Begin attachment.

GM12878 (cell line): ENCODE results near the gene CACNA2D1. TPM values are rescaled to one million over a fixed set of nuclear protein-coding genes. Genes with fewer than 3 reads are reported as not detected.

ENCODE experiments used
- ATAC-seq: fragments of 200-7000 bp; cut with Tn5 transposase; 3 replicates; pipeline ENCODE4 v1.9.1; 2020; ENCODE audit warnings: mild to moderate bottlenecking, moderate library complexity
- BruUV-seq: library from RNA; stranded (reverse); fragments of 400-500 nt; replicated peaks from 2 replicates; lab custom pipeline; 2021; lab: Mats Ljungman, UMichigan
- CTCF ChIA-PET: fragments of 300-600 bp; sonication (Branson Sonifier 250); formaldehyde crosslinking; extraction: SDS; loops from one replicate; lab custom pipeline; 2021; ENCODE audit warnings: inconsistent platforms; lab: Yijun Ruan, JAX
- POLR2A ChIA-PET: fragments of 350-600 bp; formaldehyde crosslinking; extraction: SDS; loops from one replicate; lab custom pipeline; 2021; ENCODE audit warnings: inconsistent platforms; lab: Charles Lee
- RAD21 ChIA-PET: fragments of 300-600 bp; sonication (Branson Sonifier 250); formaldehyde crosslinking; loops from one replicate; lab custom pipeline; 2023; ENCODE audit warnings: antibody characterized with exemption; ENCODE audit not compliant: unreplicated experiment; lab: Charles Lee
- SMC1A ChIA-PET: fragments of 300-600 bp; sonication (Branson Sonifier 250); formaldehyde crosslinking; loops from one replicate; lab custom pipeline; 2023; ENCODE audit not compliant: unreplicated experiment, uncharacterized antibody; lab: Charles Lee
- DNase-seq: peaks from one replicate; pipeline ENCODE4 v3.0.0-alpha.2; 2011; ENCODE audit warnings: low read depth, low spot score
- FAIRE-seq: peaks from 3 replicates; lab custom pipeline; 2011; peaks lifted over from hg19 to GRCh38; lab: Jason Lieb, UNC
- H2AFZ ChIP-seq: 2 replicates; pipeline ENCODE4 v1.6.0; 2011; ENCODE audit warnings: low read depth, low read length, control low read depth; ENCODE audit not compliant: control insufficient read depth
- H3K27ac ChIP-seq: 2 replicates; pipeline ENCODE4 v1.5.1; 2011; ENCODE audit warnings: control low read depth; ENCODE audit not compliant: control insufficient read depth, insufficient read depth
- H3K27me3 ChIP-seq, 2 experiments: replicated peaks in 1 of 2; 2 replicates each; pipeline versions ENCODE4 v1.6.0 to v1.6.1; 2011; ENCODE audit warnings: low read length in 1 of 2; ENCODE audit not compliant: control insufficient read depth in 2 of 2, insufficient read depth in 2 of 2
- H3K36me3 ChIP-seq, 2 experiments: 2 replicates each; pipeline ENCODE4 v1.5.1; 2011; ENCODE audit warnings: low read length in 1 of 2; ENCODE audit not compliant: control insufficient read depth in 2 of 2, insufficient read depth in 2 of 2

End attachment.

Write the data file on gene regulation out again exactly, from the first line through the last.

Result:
GM12878 (cell line): ENCODE results near the gene CACNA2D1. TPM values are rescaled to one million over a fixed set of nuclear protein-coding genes. Genes with fewer than 3 reads are reported as not detected.

ENCODE experiments used
- ATAC-seq: fragments of 200-7000 bp; cut with Tn5 transposase; 3 replicates; pipeline ENCODE4 v1.9.1; 2020; ENCODE audit warnings: mild to moderate bottlenecking, moderate library complexity
- BruUV-seq: library from RNA; stranded (reverse); fragments of 400-500 nt; replicated peaks from 2 replicates; lab custom pipeline; 2021; lab: Mats Ljungman, UMichigan
- CTCF ChIA-PET: fragments of 300-600 bp; sonication (Branson Sonifier 250); formaldehyde crosslinking; extraction: SDS; loops from one replicate; lab custom pipeline; 2021; ENCODE audit warnings: inconsistent platforms; lab: Yijun Ruan, JAX
- POLR2A ChIA-PET: fragments of 350-600 bp; formaldehyde crosslinking; extraction: SDS; loops from one replicate; lab custom pipeline; 2021; ENCODE audit warnings: inconsistent platforms; lab: Charles Lee
- RAD21 ChIA-PET: fragments of 300-600 bp; sonication (Branson Sonifier 250); formaldehyde crosslinking; loops from one replicate; lab custom pipeline; 2023; ENCODE audit warnings: antibody characterized with exemption; ENCODE audit not compliant: unreplicated experiment; lab: Charles Lee
- SMC1A ChIA-PET: fragments of 300-600 bp; sonication (Branson Sonifier 250); formaldehyde crosslinking; loops from one replicate; lab custom pipeline; 2023; ENCODE audit not compliant: unreplicated experiment, uncharacterized antibody; lab: Charles Lee
- DNase-seq: peaks from one replicate; pipeline ENCODE4 v3.0.0-alpha.2; 2011; ENCODE audit warnings: low read depth, low spot score
- FAIRE-seq: peaks from 3 replicates; lab custom pipeline; 2011; peaks lifted over from hg19 to GRCh38; lab: Jason Lieb, UNC
- H2AFZ ChIP-seq: 2 replicates; pipeline ENCODE4 v1.6.0; 2011; ENCODE audit warnings: low read depth, low read length, control low read depth; ENCODE audit not compliant: control insufficient read depth
- H3K27ac ChIP-seq: 2 replicates; pipeline ENCODE4 v1.5.1; 2011; ENCODE audit warnings: control low read depth; ENCODE audit not compliant: control insufficient read depth, insufficient read depth
- H3K27me3 ChIP-seq, 2 experiments: replicated peaks in 1 of 2; 2 replicates each; pipeline versions ENCODE4 v1.6.0 to v1.6.1; 2011; ENCODE audit warnings: low read length in 1 of 2; ENCODE audit not compliant: control insufficient read depth in 2 of 2, insufficient read depth in 2 of 2
- H3K36me3 ChIP-seq, 2 experiments: 2 replicates each; pipeline ENCODE4 v1.5.1; 2011; ENCODE audit warnings: low read length in 1 of 2; ENCODE audit not compliant: control insufficient read depth in 2 of 2, insufficient read depth in 2 of 2